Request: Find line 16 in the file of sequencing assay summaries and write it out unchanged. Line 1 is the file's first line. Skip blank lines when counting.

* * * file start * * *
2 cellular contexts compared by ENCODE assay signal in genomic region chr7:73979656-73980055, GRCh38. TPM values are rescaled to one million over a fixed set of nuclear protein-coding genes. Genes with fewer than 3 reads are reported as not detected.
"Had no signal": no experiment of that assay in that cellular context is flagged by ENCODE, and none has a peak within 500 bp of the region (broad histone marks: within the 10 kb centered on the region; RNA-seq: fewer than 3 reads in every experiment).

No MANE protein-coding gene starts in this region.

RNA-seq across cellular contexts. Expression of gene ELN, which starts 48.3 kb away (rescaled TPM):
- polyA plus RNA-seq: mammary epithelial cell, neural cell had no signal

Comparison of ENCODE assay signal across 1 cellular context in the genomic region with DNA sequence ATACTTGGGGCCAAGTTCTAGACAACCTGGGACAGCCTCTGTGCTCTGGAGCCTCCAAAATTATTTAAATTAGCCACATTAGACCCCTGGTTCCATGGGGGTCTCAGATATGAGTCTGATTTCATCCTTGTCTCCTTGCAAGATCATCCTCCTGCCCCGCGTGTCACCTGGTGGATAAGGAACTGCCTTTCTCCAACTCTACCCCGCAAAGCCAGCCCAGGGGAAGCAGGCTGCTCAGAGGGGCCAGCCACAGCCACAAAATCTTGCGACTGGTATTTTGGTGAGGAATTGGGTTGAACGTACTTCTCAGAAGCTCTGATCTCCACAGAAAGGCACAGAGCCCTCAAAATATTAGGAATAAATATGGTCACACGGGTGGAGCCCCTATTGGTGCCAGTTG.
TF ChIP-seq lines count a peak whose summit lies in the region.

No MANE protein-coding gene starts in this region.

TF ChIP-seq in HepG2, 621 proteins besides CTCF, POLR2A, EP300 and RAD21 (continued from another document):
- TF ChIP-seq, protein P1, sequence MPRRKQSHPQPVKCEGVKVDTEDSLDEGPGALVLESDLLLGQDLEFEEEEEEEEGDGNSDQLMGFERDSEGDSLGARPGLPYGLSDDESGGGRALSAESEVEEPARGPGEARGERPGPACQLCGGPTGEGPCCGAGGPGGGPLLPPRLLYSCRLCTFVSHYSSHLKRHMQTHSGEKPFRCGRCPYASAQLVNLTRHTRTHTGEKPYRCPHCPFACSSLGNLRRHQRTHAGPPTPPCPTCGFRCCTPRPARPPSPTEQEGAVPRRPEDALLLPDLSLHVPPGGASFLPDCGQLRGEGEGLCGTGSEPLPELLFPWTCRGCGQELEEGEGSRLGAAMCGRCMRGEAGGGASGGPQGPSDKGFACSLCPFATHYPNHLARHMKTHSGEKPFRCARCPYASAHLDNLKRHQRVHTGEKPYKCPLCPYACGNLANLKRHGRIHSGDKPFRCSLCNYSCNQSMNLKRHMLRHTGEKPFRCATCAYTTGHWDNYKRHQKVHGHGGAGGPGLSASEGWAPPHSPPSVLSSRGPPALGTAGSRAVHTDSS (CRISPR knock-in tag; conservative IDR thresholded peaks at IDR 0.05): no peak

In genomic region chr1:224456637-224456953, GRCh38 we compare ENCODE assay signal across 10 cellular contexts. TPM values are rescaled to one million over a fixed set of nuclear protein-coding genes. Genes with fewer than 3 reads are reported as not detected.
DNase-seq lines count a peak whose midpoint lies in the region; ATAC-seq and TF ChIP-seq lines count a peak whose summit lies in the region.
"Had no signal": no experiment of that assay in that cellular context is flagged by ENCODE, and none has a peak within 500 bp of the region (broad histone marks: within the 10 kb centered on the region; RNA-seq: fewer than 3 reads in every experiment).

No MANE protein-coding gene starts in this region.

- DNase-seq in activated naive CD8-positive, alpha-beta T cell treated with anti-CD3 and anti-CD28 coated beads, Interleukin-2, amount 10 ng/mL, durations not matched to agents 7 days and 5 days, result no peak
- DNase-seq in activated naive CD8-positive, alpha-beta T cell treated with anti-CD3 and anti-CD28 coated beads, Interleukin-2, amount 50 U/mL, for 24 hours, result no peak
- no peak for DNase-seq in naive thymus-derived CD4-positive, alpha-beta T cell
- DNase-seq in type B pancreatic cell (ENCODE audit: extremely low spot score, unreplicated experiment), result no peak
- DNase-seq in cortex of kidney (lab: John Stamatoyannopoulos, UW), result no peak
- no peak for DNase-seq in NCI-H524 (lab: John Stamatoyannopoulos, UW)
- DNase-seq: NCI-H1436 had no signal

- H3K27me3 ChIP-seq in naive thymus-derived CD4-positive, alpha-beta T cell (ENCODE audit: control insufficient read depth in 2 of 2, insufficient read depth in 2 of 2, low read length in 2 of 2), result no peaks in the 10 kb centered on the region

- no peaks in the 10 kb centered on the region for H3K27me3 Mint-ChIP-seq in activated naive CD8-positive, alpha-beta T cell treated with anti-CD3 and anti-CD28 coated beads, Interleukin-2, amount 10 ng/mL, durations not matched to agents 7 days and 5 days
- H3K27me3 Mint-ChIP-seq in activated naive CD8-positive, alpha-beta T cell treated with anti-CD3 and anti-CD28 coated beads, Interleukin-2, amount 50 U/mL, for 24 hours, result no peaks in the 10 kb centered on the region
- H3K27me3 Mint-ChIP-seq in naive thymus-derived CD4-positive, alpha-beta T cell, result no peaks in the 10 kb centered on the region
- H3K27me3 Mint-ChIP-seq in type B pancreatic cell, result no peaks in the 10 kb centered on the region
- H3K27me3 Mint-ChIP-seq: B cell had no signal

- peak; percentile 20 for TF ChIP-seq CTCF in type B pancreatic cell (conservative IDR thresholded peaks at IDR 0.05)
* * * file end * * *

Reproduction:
- DNase-seq in activated naive CD8-positive, alpha-beta T cell treated with anti-CD3 and anti-CD28 coated beads, Interleukin-2, amount 50 U/mL, for 24 hours, result no peak